I am a big proponent of using multiple monitors. Given this, you might be surprised that I agreed with much of what John Heckman had to say in his recent post Dual Monitors and Multitasking–A Contrarian View. John explains:
I recently reorganized my office and wound up with an extra monitor. Since “everybody” swears by dual monitors (or more) I thought I’d give it a shot. Much to my surprise I found the extra monitor distracting and somewhat annoying. After using the second monitor for a couple of weeks to see if it would grow on me, I finally dumped it.
This will probably stir up vigorous protests, but in thinking about it, I realized that dual monitors is a special case of multi-tasking. While I can see certain cases where it would be useful, in general I think people are kidding themselves if they think they are being more productive when multi-tasking. Some exceptions include things like sending emails on your Blackberry during boring meetings (which by definition aren’t very productive anyway), or having multiple documents displayed side by side when you are trying to consolidate them.
John then goes on to talk about a Stanford study that shows that humans are not good at multitasking. And that what we often think of as multitasking is really just dividing our attention between multiple things for short periods of time.
The fact of the matter is that “multitasking” in a real sense (or as a computer would understand it) does not really exist. What multitasking really amounts to is that you divide up your time into more or less small “slices” and simply switch rapidly from one “slice” to another. You are still doing one thing at a time, but switching back and forth in rapid succession. So if you “multitask” by doing four things in twelve minutes, you actually focus (for example) on each one of them three times in one minute “slices.” For better or worse, human beings simply do not have quad core (or even dual core) brains.
I agree with everything that he has to say here. Multitasking for humans just means we do more things less well. However, that is not a reason to abandon a multiple monitor set up. Now, if you are using your multiple monitors to monitor Twitter, constantly check your email, follow your Facebook friends, watch the stock ticker, and monitor the score in your favorite game, you are likely not increasing your productivity at all. In fact, I feel pretty comfortable that your productivity is abysmal.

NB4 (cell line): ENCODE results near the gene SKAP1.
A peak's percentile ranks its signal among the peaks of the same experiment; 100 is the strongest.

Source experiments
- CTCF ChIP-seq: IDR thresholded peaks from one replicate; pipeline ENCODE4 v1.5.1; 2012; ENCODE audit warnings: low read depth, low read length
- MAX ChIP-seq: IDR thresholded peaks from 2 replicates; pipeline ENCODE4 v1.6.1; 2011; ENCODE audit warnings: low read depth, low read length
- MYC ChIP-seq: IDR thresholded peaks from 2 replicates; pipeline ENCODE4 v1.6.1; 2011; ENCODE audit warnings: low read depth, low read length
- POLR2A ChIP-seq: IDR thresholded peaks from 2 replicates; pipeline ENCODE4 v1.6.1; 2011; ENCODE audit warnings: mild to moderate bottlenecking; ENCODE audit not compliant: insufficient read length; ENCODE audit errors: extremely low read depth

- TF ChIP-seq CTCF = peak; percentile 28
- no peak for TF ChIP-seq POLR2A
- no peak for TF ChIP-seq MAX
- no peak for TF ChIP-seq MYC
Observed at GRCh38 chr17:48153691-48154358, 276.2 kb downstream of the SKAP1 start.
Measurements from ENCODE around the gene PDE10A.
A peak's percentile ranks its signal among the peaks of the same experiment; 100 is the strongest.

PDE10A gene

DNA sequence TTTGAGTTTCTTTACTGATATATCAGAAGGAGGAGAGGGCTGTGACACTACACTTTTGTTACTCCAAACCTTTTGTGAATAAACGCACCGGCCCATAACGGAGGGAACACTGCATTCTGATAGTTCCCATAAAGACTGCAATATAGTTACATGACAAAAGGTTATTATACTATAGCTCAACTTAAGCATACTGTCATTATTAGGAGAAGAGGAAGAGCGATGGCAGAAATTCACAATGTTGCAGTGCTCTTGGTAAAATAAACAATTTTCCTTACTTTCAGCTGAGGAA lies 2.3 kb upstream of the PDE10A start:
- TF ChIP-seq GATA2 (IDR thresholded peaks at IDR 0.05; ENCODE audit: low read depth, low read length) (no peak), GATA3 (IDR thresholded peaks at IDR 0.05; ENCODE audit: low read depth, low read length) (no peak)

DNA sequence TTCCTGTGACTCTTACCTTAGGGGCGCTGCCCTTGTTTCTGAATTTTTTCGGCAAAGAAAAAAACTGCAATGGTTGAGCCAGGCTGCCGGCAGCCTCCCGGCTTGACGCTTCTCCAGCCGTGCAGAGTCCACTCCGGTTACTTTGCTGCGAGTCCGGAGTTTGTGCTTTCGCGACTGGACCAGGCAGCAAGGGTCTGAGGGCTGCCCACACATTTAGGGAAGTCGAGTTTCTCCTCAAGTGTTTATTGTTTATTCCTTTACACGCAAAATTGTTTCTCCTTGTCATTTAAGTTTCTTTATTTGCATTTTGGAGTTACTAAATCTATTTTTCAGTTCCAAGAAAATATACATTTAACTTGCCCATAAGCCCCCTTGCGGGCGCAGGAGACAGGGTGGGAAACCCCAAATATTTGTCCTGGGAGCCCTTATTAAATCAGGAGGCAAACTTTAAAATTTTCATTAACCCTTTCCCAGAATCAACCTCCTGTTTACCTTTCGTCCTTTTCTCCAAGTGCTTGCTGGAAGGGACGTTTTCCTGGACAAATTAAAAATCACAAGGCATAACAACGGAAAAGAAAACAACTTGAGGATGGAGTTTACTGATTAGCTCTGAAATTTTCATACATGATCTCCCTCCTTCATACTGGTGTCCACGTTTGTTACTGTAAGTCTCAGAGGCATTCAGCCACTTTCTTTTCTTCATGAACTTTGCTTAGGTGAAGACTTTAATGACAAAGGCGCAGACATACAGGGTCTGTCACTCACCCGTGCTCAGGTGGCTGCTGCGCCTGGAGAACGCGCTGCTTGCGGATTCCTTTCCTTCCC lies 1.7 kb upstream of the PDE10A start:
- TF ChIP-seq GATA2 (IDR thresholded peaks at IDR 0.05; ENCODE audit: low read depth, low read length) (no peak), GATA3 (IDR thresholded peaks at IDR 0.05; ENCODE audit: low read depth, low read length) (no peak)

However, I do believe that multiple monitors can benefit many attorneys. An example of this how I use multiple monitors in my practice. At my office, I work with a three monitor set up. I have my laptop monitor along with two external monitors. the external monitors are the same size and resolution.
The external monitors provide more space to work on and they are my primary working monitors. On my laptop, I keep open my time and billing program, thus helping to ensure that I do not forget to keep track of my time. I also use this monitor to stash any programs or documents that I have open that I am not using at the moment.
I use the monitor in the middle as my main working monitor. In my experience, when I am working on something, I am almost always looking at something else. Sometimes it’s other pleadings, sometimes it’s discovery documents, other times its legal research. Regardless, it is usually something. This something, is what I have on the left monitor.
Thus, I regularly use multiple monitors, however, I am not using it for multitasking, I am using it to keep the information I need to do my job in the best position for me to work with it.
Obviously, my set up will not work for everyone. However, I think it is something to consider.
Note: I believe that John acknowledged these benefits in his post.